There are also district child protection units (DCPU) that provide support and assistance to the CWC. “CWC is for immediate response and DCPU involves prevention,” Narzary of the NERSWN said. It is also the DCPU’s job to form village child protection committees and link them to the State’s social welfare department.
“The problem is we don’t have block and village level child protection committees that are important in order to create a safety network within the village,” Chaolao Brahma, protection officer of the Baksa DCPU told Article 14 when we met him at his office in Mushalpur, a town in Baksa district.
Brahma said there weren’t enough personnel and resources to address the rise of child trafficking. Cases of missing children need to be reported immediately, but there were no designated committees to do so in interior areas. Many districts, he said, did not report missing children.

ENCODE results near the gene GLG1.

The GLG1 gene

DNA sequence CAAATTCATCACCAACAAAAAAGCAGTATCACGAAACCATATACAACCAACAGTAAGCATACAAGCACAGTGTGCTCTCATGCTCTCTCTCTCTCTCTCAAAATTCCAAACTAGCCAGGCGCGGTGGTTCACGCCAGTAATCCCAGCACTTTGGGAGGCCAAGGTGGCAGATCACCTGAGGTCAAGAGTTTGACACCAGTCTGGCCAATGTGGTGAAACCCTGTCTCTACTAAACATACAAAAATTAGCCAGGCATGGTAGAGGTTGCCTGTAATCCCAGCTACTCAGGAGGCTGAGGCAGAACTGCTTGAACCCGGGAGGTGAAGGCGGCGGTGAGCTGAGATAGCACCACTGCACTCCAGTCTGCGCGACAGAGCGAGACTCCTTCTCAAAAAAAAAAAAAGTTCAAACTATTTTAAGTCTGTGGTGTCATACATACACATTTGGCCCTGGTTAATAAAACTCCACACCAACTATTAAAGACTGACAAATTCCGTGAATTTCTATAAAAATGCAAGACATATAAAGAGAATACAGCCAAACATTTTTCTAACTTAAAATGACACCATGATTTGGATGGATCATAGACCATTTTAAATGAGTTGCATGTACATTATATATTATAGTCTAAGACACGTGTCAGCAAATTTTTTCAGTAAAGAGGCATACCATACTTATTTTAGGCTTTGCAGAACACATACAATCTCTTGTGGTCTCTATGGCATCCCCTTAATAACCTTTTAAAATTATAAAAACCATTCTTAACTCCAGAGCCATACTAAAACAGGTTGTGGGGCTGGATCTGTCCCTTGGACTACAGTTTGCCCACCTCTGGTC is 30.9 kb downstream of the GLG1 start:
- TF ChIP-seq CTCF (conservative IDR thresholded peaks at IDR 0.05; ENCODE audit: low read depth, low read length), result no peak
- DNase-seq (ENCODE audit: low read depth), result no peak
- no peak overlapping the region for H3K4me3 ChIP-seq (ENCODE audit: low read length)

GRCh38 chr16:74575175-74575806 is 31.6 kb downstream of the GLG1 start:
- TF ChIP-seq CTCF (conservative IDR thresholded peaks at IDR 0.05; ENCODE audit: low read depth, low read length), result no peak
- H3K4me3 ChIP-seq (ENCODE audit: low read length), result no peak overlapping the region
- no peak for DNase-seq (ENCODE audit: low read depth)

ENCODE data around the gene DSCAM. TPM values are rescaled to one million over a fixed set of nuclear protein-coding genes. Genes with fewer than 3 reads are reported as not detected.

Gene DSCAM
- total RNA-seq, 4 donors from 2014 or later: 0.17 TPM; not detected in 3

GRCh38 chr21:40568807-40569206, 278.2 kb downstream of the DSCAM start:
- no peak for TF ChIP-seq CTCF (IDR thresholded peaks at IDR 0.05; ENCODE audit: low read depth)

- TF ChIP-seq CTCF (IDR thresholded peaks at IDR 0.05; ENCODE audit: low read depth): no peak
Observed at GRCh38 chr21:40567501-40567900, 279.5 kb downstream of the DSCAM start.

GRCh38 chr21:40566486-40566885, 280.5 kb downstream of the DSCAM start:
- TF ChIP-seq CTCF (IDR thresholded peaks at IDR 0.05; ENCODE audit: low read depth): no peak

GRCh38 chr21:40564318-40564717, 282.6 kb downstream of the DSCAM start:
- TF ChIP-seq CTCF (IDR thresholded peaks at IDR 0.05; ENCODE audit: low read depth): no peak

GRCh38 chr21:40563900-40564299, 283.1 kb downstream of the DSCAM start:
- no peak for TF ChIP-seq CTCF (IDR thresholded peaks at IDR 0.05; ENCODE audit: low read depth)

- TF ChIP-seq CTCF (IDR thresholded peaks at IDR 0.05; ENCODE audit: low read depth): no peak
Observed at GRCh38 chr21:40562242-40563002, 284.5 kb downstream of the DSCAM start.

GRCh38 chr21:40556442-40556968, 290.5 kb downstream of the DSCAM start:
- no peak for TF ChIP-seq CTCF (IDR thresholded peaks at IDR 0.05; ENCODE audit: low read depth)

Narzary said compensation schemes were not enough unless the families cared for rescued children. “The problem is there are districts in Assam even today where you will find denial: people will say there is no trafficking at all,” he said.
That is why, said Nazary, prevention was the best bet against trafficking.
“Families don’t have ration cards in the Kumarikata area, and there is a huge shortage of safe drinking water, healthcare facilities are absent, government schools are in poor condition,” said Nazary. “These issues need to be dealt with.”
With NGO and police intervention, all the minor survivors Article 14 met at Kumarikata in Baksa are back home. The mothers we spoke to said they would never send their daughters out again.
But little has changed at home—there is no guarantee they will not again fall victim to traffickers.
(Sanskrita Bharadwaj is an independent journalist based in Assam. This story was reported with support from World Vision India’s Media Fellowship.)
*Names of all minors have been changed
Previously on Article-14: